Tony Honoré 1921- 2019
Tony Honoré, who died peacefully on 26 February 2019 at age 97, was a titan of the Oxford Law Faculty. He taught Oxford students for a record-breaking 70 years (from 1948 to 2017), shrugging off his official retirement from duties in 1987.
His scholarship crossed many boundaries without diluting its influence or excellence. His skill as a linguist made him an equally skilled legal comparativist, and he was elected to Oxford’s chair of Comparative Law in 1970. He never took that chair up as he was promptly (and by a somewhat mysterious process) offered the Regius Professorship of Civil Law, which he preferred. As Regius Professor, based at his beloved All Souls College, he was best known for his research into Roman law and its institutional history, on which he published seven books across 50 years. The methodological innovations of Tribonian (1978), Emperors and Lawyers (1981), and Ulpian (1982) did not go unresisted by critics but also attracted many defenders and have stood the test of time. Honoré was also a major figure in the development of South African private law, most notably from 1966 onwards as author (later co-author with Edwin Cameron) of The South African Law of Trusts. These specialities were not, however, at the expense of a wide-ranging mastery of English law, displayed to best effect in the encyclopaedic work Causation in the Law (1959, 2nd ed. 1985). This book, co-authored with H.L.A. Hart, also inaugurated the career of Honoré the distinguished philosopher of law. His philosophical writings on property, rights, justice, and (especially) responsibility are very widely read and set the main course of his post-retirement career. His work is cited under fourteen headings in the current Stanford Encyclopedia of Philosophy, sometimes bearing the name ‘A.M. Honoré’ which he used on his published works until 1980.
Born in Hampstead in 1921 to an émigré French father and English mother, Honoré was brought up in South Africa from age six onwards. He studied abortively at the University of Cape Town in 1939-40 before volunteering to join the Allied war effort, which brought him in due course to the North African campaign. Grievously injured in the battle of El Alamein in 1942, he was rescued by plucky battlefield comrades only to come near to death twice under the surgeon’s knife in Beirut. Shrapnel, and a whole bullet, remained in his body for the rest of his life and left him with some mobility problems and severe loss of hearing in his right ear (not to mention delays at airport security). After the war, he was elected to a Rhodes Scholarship and arrived in Oxford to study law at New College. There being no college law tutor at the time he was farmed out and enjoyed only a rather dilapidated undergraduate legal education. He came into his own as a BCL student in 1947-8 and won the Vinerian Scholarship for best overall performance. He was quickly offered a teaching job at Nottingham but Nottingham was equally quickly outbid by Queen’s in Oxford. There he was lucky enough to meet Tony Woozley, a philosopher with an interest in the law. In 1951 the two of them put on a now-famous class called ‘Philosophy and Legal Concepts’ which was attended by various soon-to-be luminaries of Oxford’s ‘ordinary language philosophy’. H.L.A. Hart, then a philosophy tutor at New College but soon to be Professor of Jurisprudence, came to give a talk on intention and this cemented the friendship with Honoré that led to their later collaborations. In 1964 Honoré made a sideways move to New College. By then University Reader in Roman-Dutch Law, he could only teach limited tutorial hours for the college, so the college appointed Patrick Atiyah as a second law tutor.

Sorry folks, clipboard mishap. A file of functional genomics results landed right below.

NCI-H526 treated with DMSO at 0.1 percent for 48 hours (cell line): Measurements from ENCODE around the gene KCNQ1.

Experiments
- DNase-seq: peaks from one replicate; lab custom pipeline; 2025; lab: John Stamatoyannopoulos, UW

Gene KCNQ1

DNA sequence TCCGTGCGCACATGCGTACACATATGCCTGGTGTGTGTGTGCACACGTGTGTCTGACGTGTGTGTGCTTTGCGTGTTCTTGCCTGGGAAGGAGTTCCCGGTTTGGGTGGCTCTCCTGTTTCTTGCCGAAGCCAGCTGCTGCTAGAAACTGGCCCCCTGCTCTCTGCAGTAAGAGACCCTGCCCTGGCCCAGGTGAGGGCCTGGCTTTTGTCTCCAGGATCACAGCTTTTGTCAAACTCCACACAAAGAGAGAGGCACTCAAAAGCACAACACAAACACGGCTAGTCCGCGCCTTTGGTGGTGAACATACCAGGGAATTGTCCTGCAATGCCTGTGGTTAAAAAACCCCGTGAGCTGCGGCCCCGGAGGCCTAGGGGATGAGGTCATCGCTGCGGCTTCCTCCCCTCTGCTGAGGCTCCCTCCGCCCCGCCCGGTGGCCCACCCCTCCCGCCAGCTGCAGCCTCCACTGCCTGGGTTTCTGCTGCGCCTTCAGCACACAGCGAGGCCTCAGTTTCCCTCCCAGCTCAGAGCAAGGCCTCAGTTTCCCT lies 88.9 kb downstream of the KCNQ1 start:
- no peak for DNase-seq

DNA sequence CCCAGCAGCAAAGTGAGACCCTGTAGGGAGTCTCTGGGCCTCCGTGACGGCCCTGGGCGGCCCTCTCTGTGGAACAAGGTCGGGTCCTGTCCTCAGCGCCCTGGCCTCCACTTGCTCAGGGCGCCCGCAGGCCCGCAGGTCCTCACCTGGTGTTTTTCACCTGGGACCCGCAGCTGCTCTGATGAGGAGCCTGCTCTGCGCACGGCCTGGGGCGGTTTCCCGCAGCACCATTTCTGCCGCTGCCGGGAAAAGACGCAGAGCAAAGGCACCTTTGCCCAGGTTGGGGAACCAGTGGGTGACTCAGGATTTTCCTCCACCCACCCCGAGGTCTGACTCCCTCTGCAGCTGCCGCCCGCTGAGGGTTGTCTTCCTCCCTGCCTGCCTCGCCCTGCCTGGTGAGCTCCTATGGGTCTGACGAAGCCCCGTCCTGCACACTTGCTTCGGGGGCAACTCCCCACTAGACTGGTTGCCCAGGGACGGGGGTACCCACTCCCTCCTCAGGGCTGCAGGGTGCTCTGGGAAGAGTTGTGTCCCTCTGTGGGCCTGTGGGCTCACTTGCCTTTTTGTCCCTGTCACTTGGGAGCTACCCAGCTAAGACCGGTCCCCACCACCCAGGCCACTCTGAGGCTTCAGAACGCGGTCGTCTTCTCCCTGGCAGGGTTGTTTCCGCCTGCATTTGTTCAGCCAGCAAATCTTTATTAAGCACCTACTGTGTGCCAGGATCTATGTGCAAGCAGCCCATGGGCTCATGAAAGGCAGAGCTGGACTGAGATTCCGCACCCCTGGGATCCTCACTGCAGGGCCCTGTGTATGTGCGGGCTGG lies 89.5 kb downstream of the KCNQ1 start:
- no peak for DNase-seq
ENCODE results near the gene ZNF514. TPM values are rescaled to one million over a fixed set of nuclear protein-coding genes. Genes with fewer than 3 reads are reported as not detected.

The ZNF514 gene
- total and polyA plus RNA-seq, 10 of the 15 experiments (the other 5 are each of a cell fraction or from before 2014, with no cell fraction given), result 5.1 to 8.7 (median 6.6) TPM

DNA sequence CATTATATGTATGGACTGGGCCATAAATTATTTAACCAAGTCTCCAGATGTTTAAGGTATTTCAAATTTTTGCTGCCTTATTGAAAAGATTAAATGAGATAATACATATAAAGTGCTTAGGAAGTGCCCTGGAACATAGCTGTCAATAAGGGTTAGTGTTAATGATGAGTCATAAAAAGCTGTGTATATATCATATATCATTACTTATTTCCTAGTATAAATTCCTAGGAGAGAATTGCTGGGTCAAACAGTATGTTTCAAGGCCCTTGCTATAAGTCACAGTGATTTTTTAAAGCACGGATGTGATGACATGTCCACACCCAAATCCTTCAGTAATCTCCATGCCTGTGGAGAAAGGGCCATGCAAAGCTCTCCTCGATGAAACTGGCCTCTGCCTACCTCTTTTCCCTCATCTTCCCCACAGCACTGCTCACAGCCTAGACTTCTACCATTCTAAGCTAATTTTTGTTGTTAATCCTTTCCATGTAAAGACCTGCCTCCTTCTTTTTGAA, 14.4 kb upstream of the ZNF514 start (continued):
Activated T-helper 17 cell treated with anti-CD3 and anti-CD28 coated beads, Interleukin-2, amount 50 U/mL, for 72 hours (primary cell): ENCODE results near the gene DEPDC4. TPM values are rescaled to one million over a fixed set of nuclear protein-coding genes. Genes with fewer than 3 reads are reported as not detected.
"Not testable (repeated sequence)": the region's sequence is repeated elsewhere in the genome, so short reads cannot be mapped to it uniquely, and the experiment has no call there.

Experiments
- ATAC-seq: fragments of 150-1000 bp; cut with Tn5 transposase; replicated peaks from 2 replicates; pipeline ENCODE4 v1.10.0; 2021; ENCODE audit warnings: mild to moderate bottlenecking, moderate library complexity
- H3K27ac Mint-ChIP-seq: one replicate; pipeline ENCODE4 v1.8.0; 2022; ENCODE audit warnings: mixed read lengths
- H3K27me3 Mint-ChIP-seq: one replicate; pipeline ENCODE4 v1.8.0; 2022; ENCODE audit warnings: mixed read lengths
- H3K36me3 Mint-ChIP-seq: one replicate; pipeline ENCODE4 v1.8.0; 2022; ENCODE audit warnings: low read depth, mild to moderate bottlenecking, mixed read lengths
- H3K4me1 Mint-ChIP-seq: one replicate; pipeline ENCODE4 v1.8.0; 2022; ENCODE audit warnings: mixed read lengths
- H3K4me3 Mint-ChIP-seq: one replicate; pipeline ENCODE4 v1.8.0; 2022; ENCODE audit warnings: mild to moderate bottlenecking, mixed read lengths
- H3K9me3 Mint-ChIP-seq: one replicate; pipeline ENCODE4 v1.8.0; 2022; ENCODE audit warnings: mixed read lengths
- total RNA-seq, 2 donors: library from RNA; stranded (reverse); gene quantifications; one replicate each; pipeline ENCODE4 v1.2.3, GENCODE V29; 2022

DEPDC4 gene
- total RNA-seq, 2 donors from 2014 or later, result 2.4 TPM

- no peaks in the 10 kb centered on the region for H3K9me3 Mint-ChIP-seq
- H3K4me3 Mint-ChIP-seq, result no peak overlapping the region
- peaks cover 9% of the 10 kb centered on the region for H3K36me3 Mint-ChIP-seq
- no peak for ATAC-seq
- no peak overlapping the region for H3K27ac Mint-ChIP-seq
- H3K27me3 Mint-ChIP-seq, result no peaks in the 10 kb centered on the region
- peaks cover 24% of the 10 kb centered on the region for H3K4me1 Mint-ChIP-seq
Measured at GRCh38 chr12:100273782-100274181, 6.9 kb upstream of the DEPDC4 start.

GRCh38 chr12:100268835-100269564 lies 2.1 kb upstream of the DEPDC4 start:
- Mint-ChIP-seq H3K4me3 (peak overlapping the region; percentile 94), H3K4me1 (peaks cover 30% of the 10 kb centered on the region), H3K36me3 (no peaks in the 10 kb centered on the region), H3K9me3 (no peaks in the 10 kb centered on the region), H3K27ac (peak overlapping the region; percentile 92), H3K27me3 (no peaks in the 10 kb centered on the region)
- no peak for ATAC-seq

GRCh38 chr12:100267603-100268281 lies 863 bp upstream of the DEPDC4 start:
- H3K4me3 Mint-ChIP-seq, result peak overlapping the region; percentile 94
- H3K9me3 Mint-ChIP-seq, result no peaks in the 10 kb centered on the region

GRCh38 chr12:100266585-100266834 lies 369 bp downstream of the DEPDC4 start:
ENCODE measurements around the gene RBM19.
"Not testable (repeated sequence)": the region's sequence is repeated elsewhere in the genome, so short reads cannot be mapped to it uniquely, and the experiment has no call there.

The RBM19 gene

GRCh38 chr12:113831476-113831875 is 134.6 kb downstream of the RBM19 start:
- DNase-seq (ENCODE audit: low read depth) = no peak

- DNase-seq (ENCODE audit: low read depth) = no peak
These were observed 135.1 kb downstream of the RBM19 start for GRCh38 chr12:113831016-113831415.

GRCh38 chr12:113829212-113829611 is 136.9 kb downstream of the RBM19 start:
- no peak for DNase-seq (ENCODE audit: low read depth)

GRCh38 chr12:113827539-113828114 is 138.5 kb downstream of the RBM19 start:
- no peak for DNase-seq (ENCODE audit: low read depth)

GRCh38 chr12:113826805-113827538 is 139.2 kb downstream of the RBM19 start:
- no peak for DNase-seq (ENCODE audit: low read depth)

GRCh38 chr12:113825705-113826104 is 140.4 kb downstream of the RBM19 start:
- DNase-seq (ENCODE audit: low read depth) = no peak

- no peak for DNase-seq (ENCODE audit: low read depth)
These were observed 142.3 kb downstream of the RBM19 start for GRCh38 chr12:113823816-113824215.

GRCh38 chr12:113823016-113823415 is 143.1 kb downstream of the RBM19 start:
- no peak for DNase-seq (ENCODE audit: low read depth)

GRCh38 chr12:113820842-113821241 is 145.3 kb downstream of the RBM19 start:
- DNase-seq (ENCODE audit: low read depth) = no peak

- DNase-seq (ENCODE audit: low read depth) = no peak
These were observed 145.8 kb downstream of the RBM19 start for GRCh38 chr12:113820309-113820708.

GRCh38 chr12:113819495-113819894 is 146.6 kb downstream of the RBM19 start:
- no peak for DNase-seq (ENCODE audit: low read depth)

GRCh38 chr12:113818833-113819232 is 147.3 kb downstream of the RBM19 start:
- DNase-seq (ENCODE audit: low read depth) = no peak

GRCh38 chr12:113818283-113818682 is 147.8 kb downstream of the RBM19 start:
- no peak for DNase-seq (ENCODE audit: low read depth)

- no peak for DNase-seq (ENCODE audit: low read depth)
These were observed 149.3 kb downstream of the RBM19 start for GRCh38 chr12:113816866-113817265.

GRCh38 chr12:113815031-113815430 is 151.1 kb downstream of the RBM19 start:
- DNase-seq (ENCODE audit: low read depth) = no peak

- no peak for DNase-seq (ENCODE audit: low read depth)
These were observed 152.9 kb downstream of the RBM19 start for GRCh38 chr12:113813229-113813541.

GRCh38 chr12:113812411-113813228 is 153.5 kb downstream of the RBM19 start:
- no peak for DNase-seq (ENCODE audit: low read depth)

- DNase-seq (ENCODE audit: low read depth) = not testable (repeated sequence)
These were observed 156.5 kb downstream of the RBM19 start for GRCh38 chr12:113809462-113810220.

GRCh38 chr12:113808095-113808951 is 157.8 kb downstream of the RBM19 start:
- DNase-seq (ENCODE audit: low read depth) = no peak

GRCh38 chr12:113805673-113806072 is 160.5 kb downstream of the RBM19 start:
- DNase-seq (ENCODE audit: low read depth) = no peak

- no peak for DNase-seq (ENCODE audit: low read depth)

These and other great names of the era tell us that this was a period when the Oxford Law Faculty was intellectually on the rise, and Honoré was one of those who drove it onwards and upwards. That trend continued once he became Regius Professor. Sixteen years later, on retirement from his chair, he was Acting Warden of All Souls for two years, and in that role he pushed through difficult reforms that changed the balance of the college in favour of more full-time scholars. At around the same time, he took an active interest, and a measured role, in the politics of his adopted homeland of South Africa. He was an influential public advocate of the plan for a Constitutional Court that was subsequently taken up by Nelson Mandela and that has played a major role, mostly very constructive, in the country’s recent history.
Honoré was a much-loved teacher and his continuing to teach into his 90s was a source of much amazement and admiration, not least on the part of this obituarist (who was his co-teacher for 30 years, 1988 to 2017). One former BCL student writes: ‘He was a generous teacher and always had a rare twinkle in his eye when engaging in legal discussion.’ One Oxford colleague writes: ‘Although a giant in his field, Tony's most striking quality was his humility. Having taught until a year ago, he retained always the most profound intellectual curiosity.’ He took an extremely serious attitude to both scholarship and teaching which did not, however, stand in the way of his irreverent sense of humour or his ability to conjure up the most charming turns of phrase. Even within the last year of his life he could be found at occasional conferences and workshops, at which he could still be relied upon for a perfectly-timed and perfectly-formed intervention. Many of us in Oxford, and in the wider intellectual world, will miss his kindly but definite way with people, and his self-deprecating wit, as much as his polymathic brilliance.
All Souls College
27 February 2019